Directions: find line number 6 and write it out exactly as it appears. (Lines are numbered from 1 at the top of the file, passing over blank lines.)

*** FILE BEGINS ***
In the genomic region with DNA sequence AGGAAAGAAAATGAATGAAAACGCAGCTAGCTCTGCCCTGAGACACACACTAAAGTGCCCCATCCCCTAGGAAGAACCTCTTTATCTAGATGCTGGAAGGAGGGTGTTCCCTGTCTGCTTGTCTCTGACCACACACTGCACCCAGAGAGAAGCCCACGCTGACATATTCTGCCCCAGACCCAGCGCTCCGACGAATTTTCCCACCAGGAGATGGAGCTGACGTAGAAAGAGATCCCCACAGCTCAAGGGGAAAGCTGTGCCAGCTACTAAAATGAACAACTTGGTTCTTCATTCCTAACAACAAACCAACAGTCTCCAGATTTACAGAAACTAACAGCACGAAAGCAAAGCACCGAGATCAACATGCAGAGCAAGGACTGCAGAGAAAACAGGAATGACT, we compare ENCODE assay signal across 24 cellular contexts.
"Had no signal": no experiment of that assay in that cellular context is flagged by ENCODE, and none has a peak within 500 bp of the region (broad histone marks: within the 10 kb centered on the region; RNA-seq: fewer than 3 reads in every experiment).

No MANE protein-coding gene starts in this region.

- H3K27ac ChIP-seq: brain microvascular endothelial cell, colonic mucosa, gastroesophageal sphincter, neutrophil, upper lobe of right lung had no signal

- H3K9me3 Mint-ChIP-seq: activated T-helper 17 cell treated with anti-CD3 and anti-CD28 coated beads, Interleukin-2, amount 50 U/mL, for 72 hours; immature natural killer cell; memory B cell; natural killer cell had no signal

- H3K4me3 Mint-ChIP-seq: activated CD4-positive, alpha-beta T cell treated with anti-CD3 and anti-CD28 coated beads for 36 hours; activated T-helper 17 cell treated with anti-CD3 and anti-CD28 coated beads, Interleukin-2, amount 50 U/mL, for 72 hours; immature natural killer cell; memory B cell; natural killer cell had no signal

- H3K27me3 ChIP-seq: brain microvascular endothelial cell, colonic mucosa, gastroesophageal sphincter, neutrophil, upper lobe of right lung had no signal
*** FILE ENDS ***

- H3K4me3 Mint-ChIP-seq: activated CD4-positive, alpha-beta T cell treated with anti-CD3 and anti-CD28 coated beads for 36 hours; activated T-helper 17 cell treated with anti-CD3 and anti-CD28 coated beads, Interleukin-2, amount 50 U/mL, for 72 hours; immature natural killer cell; memory B cell; natural killer cell had no signal